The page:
To longtime readers, it will probably come as no surprise that the Independent's pre-Internet-age "archive" consists of plastic-bound books stacked haphazardly in a closet that's hard to find even if you've been there before. I spent a little time there recently, going through the July 6, 1994 issue.
I found a story about Douglas Bruce threatening city government with a petition. There was an editorial called "Taking Control of Our Community," which proclaimed that in dozens of interviews done for a four-part Independent series, "a common theme emerged ... Colorado Springs has no idea where it is going." The arts section, meanwhile, included a story about 1,000 locals flocking to a possible Republican presidential candidate coming through on a book tour.
It'd be easy to deduce that nothing has changed. But actually, we all know that'd be completely false, and not just because the site of that literary event was McKinzey-White Booksellers on North Academy Boulevard, and the Republican was Dan Quayle. (From the story: "Kelly C. Mulholland, 21, held 11 books to be signed. Mulholland is founder of Order of the Q, a local group dedicated to Quayle.")
Since the early '90s, Colorado Springs has made huge strides toward becoming more diverse, welcoming and dynamic. You could say we've come of age, perhaps. And we probably would, since this year, the Independent turns 21 years old.
Call us sophomoric, but we consider it a milestone. And we're looking to celebrate how far we've come — how far we've all come — with a potent mix of dewy-eyed nostalgia and ruddy-nosed debauchery.
One way we're doing it is to partner with, sponsor or otherwise celebrate organizations that have helped change the face of Colorado Springs, as they celebrate their own milestones. For instance, 2014 means 20th birthdays for:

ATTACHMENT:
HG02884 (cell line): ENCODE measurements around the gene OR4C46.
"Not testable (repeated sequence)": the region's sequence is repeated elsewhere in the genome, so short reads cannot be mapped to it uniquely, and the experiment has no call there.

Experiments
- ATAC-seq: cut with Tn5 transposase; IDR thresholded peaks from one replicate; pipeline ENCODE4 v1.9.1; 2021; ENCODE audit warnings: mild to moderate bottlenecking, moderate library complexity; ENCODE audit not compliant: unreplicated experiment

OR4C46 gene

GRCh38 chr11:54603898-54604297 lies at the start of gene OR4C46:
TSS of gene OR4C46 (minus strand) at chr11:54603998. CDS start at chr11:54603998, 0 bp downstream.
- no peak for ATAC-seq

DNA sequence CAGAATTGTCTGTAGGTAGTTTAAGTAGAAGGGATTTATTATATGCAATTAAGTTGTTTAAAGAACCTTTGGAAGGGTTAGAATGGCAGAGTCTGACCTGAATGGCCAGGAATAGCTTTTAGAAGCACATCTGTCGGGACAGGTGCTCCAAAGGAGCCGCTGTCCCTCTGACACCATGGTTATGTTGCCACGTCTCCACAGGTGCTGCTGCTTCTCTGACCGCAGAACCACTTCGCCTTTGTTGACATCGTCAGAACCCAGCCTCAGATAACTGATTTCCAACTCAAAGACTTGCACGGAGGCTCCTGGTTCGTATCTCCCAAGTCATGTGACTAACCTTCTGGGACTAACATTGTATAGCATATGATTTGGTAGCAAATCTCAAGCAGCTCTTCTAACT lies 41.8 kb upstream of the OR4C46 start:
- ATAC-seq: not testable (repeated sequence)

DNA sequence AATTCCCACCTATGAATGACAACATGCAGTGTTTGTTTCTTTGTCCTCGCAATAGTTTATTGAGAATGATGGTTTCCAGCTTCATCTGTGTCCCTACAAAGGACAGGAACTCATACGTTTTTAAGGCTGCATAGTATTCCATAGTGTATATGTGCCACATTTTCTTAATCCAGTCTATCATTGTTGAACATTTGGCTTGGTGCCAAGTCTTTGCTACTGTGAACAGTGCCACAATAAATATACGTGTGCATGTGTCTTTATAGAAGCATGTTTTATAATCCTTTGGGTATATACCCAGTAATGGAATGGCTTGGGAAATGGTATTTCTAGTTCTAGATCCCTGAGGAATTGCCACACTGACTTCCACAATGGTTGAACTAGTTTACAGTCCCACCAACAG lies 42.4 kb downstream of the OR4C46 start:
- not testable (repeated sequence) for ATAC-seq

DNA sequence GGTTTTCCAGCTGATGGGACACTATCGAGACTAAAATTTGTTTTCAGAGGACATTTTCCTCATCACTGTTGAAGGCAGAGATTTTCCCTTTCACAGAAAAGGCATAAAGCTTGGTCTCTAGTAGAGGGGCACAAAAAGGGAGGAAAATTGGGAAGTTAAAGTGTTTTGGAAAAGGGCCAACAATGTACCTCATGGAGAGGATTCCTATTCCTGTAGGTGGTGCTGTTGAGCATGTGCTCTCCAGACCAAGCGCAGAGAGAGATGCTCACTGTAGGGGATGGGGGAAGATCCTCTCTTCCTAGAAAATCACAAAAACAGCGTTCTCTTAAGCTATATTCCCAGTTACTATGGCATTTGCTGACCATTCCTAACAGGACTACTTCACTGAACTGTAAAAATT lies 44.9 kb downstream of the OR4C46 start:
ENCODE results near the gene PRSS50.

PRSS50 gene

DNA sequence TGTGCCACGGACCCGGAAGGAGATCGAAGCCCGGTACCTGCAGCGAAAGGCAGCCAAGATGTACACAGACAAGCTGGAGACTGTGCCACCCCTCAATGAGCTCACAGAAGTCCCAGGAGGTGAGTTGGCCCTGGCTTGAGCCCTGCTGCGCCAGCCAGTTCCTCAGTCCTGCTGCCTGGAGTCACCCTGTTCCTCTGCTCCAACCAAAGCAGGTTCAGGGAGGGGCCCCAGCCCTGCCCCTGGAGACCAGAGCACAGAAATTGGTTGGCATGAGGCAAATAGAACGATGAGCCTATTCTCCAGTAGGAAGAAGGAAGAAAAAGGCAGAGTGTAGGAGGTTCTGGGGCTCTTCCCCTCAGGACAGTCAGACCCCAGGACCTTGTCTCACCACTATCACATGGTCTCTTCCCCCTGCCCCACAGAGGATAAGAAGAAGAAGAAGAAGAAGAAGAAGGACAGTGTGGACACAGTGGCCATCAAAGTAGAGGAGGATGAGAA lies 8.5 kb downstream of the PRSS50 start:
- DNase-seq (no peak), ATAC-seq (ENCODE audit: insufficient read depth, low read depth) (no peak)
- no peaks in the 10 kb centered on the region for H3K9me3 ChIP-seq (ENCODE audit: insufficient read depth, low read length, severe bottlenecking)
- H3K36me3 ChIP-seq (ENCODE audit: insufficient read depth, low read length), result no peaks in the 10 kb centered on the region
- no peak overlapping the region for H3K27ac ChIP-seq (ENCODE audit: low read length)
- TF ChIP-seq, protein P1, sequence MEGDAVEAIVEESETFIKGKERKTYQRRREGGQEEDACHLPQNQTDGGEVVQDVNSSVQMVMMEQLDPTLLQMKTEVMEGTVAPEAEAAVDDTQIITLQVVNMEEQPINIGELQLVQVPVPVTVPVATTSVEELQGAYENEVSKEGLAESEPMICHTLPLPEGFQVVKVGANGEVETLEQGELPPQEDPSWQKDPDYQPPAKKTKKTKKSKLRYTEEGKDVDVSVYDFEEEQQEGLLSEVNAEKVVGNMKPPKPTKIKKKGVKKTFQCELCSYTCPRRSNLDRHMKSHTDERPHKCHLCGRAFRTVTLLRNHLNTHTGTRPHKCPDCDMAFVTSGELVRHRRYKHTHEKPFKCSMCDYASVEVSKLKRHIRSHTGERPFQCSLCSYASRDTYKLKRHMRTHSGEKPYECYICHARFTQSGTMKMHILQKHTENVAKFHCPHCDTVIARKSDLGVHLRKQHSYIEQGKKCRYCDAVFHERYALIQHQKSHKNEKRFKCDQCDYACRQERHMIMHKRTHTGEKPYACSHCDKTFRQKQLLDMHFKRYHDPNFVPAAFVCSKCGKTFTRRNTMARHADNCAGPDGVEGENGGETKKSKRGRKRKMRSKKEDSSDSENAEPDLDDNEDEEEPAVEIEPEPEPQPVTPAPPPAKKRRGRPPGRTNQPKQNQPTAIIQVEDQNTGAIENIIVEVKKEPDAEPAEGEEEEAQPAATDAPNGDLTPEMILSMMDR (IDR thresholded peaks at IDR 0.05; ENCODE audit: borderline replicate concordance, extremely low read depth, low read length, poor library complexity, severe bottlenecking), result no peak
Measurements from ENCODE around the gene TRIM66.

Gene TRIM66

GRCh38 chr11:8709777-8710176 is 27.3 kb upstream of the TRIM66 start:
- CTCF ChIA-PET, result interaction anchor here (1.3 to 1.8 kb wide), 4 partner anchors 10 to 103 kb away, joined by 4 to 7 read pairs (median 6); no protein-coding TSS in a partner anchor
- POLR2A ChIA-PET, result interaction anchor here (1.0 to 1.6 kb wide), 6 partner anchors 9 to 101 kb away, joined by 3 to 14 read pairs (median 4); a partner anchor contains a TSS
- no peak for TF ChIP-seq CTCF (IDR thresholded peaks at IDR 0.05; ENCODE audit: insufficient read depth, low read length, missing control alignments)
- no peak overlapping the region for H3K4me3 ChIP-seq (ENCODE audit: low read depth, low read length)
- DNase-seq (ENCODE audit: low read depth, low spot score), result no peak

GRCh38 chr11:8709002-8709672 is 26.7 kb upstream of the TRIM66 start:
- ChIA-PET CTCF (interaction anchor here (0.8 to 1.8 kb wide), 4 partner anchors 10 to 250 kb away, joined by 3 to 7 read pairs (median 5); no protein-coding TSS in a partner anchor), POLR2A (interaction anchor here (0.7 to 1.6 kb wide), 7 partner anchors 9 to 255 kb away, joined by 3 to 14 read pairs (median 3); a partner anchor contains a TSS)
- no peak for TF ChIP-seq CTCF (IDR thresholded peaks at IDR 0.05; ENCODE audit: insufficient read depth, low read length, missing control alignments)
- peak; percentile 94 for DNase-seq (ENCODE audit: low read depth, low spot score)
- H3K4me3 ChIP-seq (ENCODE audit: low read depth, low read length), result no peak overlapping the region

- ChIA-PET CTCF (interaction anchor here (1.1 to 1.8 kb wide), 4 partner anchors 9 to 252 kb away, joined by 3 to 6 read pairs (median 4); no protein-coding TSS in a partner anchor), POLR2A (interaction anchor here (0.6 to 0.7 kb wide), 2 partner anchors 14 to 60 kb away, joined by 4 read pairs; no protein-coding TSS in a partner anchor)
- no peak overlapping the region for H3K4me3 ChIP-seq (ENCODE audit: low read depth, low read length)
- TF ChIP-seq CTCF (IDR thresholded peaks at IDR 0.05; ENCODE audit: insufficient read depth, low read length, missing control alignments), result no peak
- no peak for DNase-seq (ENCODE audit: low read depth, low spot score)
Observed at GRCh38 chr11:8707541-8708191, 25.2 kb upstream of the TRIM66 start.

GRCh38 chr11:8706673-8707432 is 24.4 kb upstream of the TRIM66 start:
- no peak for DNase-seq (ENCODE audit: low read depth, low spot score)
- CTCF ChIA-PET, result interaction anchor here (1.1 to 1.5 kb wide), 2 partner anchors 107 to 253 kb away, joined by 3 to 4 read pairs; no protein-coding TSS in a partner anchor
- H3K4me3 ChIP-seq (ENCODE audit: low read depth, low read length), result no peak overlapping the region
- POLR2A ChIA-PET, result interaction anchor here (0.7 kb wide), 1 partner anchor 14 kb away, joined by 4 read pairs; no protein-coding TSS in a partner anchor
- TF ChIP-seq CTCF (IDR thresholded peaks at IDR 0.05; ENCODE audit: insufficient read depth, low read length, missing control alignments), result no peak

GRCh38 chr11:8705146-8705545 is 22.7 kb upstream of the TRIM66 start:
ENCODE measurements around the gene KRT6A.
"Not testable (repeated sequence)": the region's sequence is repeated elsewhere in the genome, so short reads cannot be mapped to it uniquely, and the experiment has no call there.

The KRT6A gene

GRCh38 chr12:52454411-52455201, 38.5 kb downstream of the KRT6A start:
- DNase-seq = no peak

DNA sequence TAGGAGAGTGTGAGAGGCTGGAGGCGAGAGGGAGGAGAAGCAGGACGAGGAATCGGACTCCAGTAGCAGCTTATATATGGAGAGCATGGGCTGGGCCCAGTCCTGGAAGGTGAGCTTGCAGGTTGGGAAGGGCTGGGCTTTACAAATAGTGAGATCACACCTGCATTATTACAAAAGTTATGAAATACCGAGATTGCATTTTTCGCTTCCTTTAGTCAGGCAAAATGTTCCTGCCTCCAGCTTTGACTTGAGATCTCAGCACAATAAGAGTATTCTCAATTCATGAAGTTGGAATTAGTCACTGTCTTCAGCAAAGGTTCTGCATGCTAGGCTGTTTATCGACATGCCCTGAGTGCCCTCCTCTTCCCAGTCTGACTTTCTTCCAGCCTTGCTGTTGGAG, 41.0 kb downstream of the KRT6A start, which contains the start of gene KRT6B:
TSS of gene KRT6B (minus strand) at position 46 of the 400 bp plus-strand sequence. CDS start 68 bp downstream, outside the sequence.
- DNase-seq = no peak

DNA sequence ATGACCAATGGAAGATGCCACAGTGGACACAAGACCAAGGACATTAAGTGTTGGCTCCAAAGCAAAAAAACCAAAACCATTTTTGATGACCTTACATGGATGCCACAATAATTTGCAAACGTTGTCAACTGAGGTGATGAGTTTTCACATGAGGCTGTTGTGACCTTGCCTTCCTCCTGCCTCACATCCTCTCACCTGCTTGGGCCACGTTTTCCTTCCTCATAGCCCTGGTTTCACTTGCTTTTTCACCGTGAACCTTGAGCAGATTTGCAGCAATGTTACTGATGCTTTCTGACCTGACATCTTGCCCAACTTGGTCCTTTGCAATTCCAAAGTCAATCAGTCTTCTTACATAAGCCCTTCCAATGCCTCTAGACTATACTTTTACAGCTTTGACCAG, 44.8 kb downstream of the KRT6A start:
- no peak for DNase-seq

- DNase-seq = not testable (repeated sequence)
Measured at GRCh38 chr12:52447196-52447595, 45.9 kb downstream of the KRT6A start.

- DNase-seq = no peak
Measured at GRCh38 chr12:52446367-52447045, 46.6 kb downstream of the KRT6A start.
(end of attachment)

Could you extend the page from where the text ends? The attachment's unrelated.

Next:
• The Starlight Spectacular, the nighttime bike ride that spun off from the Trails, Open Space and Parks campaign that Independent publisher John Weiss championed in the mid-'90s
• The Colorado Springs Conservatory, where kids can get a world-class arts education, whether they're into music, improv or dance
• Bristol Brewing Company, whose late-August party will commemorate not only two decades of craft beer, but also thousands of kegs donated to groups and events dedicated to building community
It's worth noting that the year is full of other milestones, too, like the first-ever Colorado Springs Craft Week this past April, a series of springtime events celebrating local beer, coffee and spirits, and the inaugural Manifest coming up at the end of September (following the fifth annual What If Festival and the fourth annual Indy Music Awards at the beginning of September).
Digitally, in the second half of this year, we'll be looking to engage with our readership in new ways. For one thing, we'll be debuting a group of community bloggers starting this weekend, locals who are uniquely qualified to write on topics ranging from hiking to coffee to urban homesteading. You'll find them on the IndyBlog, along with our staff writers and editors.
Also, we're going to be turning to social media to gather your reflections related to this city's past, and your opinions on where it's going. Expect at least one question a week that invites you to tell some stories. You'll find those questions in print, too, weekly. Come Dec. 3, when we release our commemorative 21st birthday issue, we hope you'll find some of your own words in there.
Returning to print once again, you'll find the impetus for my recent closet trip: our new Ghost Stories column, designed to highlight some ridiculous, revealing or simply entertaining element of an issue (or issues) from the Indy's past. The first one of those, you'll find here.
You can expect a few other changes coming soon, too, but they're not worth talking about yet. Some of those are still in process. And like the city itself, we're still figuring it out as we go along.
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